INDIAN MUSIC FORUMS

Sign up Calendar Latest Topics Chat
 
 
 


Reply
  Author   Comment  
nicneufeld

Avatar / Picture

Senior Member
Registered:
Posts: 1,564
Reply with quote  #1 
Greetings, first off! This being my first post, a small bit of introduction may be in order...I'm a guitarist and bassist who has for the past 10 years had a very strong attraction to Indian classical music, first drawn in like probably so many by Pt. Ravi Shankar. Only recently have I finally "gotten serious" about it and started to invest time in learning the fundamentals (this site is a great reference along these lines!), and I attended a workshop given by Sandip Burman, a great tabla and sitar player who is a great teacher as well. At this point, I'm hooked, and shortly planning to get a sitar so my funky-tuned acoustic guitar can be retired, or at least returned to a more western tuning!

But on to my specific question...probably my favorite album of ICM (even if it is a bit on the non-traditional side) is West Meets East with Shankar and Yehudi Menuhin. Raga Piloo from that is a song I've never been able to shake out of my head. But I was listening to Raga Ananda Bhairava from that album, and I'm quite confused!

First of all, there are two thaats similarly named (Bhairav and Bhairavi) and then there is a Carnatic raga (Anandabhairavi) that is similar. The Carnatic raga seems to correspond to the Asavari thaat (being a false cognate to the Bhairav or Bhairavi thaats).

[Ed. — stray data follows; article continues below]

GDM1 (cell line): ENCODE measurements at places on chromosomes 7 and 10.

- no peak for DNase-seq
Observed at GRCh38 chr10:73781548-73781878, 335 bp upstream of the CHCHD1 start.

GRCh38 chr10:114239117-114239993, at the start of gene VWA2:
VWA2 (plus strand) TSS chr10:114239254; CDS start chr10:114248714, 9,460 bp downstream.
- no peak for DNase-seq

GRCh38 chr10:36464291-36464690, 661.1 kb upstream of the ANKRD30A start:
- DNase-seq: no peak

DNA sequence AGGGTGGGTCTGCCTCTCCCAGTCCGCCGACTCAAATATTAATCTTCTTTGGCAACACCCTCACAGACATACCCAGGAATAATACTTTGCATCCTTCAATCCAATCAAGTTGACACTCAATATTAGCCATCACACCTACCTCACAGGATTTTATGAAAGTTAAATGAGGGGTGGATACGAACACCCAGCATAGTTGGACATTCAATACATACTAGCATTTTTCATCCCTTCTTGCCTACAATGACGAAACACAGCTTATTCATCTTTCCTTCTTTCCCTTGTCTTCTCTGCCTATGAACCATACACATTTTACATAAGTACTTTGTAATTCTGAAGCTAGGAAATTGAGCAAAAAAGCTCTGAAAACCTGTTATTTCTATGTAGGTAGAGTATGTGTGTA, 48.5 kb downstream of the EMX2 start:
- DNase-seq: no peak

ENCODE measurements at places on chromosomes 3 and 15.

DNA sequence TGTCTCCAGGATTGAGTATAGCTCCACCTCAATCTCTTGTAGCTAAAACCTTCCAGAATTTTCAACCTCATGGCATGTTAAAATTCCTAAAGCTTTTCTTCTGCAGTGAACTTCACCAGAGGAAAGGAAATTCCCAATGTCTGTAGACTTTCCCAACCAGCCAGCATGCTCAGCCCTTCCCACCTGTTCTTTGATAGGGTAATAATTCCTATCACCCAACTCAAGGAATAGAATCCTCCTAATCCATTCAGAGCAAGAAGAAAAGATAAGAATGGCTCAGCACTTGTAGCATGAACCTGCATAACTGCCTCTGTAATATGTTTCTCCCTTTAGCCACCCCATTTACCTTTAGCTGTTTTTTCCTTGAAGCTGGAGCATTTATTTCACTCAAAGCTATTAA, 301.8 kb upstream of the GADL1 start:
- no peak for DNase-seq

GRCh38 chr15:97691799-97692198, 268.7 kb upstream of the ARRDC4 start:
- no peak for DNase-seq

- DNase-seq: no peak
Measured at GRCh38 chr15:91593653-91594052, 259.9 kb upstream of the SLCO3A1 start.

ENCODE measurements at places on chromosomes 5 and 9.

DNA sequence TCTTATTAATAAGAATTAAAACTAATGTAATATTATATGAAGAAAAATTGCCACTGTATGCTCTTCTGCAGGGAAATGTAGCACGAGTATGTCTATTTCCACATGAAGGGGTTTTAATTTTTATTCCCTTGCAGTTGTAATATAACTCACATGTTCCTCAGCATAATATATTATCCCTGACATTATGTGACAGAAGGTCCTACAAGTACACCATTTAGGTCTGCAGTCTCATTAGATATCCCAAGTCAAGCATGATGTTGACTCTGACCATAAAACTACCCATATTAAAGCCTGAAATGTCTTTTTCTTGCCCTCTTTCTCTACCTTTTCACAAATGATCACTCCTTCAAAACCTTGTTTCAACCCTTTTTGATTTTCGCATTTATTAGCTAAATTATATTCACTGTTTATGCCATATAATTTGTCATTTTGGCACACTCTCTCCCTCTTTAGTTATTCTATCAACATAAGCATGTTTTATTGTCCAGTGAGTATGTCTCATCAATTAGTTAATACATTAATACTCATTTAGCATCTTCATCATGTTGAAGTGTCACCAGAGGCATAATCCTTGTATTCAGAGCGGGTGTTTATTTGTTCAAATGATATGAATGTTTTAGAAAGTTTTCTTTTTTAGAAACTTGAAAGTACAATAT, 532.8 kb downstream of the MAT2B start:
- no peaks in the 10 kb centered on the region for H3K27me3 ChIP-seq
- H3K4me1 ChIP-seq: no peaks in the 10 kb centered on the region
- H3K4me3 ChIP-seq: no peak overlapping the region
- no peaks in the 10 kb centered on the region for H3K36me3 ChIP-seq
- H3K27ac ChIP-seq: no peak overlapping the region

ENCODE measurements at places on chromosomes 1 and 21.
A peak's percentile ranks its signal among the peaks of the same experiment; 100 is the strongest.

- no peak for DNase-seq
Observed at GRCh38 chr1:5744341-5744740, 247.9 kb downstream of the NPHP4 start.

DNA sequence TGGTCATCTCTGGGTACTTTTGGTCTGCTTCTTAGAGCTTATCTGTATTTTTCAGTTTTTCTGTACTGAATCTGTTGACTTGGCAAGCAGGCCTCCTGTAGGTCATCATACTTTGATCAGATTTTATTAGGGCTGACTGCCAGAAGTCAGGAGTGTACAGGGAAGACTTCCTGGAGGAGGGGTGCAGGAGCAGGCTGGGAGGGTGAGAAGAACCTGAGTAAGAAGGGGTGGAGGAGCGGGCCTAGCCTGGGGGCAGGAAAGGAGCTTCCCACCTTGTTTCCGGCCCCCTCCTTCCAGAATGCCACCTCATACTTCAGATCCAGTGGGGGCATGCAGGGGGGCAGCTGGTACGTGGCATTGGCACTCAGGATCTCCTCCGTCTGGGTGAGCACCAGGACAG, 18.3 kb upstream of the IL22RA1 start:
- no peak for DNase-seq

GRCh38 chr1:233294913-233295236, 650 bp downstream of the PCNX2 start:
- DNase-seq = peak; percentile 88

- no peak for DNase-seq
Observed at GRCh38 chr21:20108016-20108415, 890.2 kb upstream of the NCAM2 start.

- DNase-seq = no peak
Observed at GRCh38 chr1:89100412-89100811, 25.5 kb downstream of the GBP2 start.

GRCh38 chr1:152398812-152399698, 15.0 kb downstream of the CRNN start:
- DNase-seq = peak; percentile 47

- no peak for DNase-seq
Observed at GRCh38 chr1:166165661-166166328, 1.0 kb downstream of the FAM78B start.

But when I'm listening to this recording, it sounds almost completely like it is in the bilawal thaat! The tanpura is tuned G P S' S, it appears. And all of the notes really appear "shuddha". Asavari and Bhairavi don't seem to fit because the flattened Ga doesn't really appear at all, leaving Bhairav, which has a flattened Dha, but the shuddha Dha seems actually quite emphasised in Shankar's version. The one difference is an occasional straying to a kemal Re. So is there a thaat for SrGmPDNS'?

I realize putting ancient art into simple distillations of rules and formulas is going to be fraught with this sort of inconsistency, just wondering if I'm overlooking something, or if its just that ragas are so complex that these sort of exceptions are normal.

Cheers!
0
jaan e kharabat

Registered:
Posts: 1,401
Reply with quote  #2 
First of all let me say thank you for the introduction and welcome to the forum!

Let me also state at the outset that I've haven't heard the recording of Ananda Bhairava in question. To answer your question regarding thaats, no there is no such thaat in Hindustani music. From what I know of Anand Bhairav, the scale is as you say with the occasional usage of Komal Ni as well.

Raga taxonomy in Hindustani music goes along two separate methods. One is thaats, that is the basic scale material; the second is raganga, that is basic melodic behaviour. Now it is possible that ragas of two disparate thaats can share the same raganga whilst ragas of the same thaat can have different ragangas.

Bhairav is not only the name of a raga and a thaat but also that of a raganga, Bhairav-ang. Anand Bhairav is a Bhairav-ang raga; Bhairav is the parent Bhairav-ang raga. Other ragas with this raganga include: Ahir Bhairav (again, this raga doesn't fit neatly into any of the ten thaats), Gunakali, Ramkali, and others.

__________________
If there are just ''six tones'' in an octave [sic] then why have frets for tones that don't exist?
0
RichardH

Registered:
Posts: 113
Reply with quote  #3